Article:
In the last post in this series about Pragmatic REST API design, I talked about designing error conditions in your APIs. This time - versioning - one of the most important considerations when designing your pragmatic API.
In the previous posts in this series about Pragmatic REST API design, I talked about simplyfing associations, using the HTTP ? to hide complexities and optional parameters, choosing plural nouns and concrete names, and more. What about errors in the context of RESTful API best practices? Many software developers, including myself, don't always like to think about exceptions and error handling but it is a very important piece of the puzzle for any software developer, and especially for API designers.
In the previous post in this series about Pragmatic REST API design, I talked about choosing plural versus singular nouns and concrete names over abstract. See RESTful API Design: plural nouns and concrete names. This time we'll explore API design considerations when handling associations between resources and parameters like states and attributes.
In the first post in this series, Are you a Pragmatist or a RESTafarian?, I proposed that "pragmatic REST" is a design issue.
In the second post, RESTful API Design: nouns are good, verbs are bad, I outlined some of the API design practices that work well: Nouns in URLs are good. Verbs are bad. Try to limit your API to 2 base URLs per resource.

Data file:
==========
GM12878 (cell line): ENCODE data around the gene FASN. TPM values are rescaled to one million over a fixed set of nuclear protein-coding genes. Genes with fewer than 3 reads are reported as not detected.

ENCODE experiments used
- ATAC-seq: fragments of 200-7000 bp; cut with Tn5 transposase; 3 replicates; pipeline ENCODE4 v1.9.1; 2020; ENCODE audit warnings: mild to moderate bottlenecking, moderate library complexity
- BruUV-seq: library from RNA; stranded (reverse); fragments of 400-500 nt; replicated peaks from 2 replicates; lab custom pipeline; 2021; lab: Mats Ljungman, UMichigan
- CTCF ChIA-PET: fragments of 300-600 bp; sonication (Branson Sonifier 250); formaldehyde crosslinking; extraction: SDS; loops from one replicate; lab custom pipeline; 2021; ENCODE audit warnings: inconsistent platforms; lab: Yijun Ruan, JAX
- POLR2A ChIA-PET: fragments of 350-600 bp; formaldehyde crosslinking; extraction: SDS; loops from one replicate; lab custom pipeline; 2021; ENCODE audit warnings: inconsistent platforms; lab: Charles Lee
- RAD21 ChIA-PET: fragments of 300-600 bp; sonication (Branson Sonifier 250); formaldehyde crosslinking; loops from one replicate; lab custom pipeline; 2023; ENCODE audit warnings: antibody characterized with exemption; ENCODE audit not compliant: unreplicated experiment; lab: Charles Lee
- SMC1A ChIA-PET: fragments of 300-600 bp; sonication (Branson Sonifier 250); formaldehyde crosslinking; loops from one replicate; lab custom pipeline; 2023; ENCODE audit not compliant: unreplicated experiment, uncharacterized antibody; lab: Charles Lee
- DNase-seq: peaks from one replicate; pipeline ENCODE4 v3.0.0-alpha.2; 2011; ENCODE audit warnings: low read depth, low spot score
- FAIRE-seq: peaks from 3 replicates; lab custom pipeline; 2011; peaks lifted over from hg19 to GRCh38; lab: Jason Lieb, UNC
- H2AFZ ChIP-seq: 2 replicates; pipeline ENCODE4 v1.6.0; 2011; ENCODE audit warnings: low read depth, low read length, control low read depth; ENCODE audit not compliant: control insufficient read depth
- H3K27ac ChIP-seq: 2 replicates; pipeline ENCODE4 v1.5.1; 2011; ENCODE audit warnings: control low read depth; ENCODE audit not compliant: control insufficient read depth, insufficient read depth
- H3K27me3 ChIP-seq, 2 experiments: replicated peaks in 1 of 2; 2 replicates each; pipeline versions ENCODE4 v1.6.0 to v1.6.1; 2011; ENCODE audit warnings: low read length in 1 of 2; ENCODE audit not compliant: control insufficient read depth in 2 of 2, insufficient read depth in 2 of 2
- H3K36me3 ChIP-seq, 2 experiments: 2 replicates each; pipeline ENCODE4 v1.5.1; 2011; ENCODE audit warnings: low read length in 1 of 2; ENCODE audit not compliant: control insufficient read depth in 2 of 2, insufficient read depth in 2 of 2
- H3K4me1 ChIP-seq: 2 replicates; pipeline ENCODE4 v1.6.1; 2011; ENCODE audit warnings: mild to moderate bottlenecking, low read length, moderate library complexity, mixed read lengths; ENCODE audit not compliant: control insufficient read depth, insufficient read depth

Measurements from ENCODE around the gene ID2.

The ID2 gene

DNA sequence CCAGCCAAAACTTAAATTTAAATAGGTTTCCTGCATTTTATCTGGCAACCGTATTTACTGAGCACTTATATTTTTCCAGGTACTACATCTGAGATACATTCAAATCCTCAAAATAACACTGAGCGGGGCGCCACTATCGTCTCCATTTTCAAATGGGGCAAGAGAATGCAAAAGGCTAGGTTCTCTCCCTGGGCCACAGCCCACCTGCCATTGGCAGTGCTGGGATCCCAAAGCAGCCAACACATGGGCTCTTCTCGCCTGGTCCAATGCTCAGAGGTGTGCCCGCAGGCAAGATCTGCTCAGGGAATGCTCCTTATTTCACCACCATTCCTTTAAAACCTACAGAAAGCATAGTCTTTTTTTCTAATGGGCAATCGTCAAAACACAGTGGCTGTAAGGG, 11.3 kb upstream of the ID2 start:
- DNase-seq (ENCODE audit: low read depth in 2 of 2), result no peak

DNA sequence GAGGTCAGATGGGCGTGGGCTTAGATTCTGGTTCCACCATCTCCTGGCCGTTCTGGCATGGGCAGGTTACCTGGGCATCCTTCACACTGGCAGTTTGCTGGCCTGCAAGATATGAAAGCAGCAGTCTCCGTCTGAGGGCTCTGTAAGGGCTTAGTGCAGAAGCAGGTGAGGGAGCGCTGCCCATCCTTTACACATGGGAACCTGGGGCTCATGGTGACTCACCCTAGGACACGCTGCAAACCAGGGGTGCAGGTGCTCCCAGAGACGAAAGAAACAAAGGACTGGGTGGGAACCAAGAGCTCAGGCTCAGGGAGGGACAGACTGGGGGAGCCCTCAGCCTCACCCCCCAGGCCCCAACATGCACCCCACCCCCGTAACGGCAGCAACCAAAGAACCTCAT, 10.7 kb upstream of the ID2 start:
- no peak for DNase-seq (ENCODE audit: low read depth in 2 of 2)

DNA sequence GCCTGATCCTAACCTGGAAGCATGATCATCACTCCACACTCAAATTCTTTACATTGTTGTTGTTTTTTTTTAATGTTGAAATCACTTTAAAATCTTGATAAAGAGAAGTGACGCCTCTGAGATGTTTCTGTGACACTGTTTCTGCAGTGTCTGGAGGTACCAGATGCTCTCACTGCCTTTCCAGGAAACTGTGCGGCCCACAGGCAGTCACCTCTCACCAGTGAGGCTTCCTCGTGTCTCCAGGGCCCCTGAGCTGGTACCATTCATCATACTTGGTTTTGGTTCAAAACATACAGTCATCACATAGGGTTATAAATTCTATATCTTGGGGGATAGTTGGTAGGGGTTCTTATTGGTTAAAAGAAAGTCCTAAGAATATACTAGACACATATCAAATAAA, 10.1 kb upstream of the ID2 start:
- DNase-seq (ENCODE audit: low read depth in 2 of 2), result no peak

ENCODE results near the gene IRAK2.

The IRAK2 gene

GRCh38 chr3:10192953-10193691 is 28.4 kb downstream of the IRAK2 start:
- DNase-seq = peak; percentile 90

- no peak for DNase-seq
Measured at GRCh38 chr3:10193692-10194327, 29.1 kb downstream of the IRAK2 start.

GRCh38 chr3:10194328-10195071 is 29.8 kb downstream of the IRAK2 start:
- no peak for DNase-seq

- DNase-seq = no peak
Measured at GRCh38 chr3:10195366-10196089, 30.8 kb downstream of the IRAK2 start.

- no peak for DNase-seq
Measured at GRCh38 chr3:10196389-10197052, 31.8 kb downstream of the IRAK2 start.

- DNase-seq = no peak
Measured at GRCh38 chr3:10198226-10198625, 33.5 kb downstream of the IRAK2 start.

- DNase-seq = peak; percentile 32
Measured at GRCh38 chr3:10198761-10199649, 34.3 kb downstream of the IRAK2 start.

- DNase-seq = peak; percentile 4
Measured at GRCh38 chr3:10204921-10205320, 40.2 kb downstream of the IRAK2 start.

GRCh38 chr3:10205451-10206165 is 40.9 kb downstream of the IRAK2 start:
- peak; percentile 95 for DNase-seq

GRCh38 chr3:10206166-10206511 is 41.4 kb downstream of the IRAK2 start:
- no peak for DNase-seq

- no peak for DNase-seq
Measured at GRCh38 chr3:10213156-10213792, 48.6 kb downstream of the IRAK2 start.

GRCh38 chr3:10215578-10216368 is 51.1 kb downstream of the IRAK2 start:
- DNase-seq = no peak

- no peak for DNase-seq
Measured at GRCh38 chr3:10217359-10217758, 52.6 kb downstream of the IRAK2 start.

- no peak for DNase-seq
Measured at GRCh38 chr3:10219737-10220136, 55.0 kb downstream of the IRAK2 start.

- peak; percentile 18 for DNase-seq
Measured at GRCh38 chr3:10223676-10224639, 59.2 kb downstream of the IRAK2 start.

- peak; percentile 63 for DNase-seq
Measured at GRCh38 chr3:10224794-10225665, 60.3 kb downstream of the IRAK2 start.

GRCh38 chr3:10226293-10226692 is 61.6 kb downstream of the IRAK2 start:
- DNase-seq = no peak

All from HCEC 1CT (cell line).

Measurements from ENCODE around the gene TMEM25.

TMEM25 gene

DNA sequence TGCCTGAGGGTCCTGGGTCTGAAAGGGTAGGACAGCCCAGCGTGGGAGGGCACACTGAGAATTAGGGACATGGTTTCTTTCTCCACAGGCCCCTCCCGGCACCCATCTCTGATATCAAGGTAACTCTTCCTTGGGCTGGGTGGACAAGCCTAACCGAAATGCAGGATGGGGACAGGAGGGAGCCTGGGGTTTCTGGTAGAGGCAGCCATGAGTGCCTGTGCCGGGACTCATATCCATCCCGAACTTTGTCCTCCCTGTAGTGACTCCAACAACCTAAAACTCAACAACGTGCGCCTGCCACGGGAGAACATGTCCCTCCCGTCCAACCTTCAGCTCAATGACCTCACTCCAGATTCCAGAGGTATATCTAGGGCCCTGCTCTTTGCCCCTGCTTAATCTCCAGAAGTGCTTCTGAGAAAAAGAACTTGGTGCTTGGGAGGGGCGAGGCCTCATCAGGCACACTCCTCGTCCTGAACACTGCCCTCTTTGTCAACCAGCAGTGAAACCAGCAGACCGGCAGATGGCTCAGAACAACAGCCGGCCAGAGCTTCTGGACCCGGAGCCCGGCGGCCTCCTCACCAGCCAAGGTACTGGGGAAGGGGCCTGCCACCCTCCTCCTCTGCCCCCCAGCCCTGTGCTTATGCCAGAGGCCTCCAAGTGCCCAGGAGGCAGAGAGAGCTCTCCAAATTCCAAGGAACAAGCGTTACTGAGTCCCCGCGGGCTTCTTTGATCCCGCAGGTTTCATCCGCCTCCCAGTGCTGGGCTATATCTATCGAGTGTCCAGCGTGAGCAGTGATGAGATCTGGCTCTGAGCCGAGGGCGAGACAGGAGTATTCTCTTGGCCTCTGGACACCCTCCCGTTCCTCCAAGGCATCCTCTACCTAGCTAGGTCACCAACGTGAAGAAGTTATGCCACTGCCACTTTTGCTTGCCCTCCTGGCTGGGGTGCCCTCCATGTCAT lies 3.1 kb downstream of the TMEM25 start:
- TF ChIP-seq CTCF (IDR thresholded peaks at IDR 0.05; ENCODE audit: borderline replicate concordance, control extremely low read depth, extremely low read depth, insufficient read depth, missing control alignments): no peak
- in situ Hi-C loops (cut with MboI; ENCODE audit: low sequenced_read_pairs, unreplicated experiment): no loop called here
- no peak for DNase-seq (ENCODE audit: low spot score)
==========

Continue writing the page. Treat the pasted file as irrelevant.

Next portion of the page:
This time, we'll explore how to pick the nouns for your URLs.
Plural nouns are better than singular
Should you choose singular or plural nouns? You'll see popular APIs use both....
In the first post in this series about pragmatic REST API design, I defined 'pragmatic REST' as looking at API design from the developer point of view. Now let's get into specific design practices we've seen work well.
The #1 principle in pragmatic RESTful design is: keep simple things simple.
Keep your base URL simple and intuitive
The base URL is the most important design affordance of your API. A simple and intuitive base URL design will make using your API easy.
A design affordance is a design...
I wanted to write some posts on RESTful API design best practices we've observed over the last year. I covered a lot of these recently in a API design presentation but want to write more detail out.
First - let's start with our overall point of view on API design.
We advocate pragmatic, not dogmatic REST. What do I mean by dogmatic?
You might have seen discussion threads on true REST - some of them can get pretty strict and wonky.
Our view: approach API design from the...
Here are the slides and video for last week's RESTful API Design webinar, thanks again to everyone for joining. We'd love more thoughts or questions - there is a thread on the api-craft forum. We've We've created an eBook with the material from the 2nd edition RESTful API Design webcast.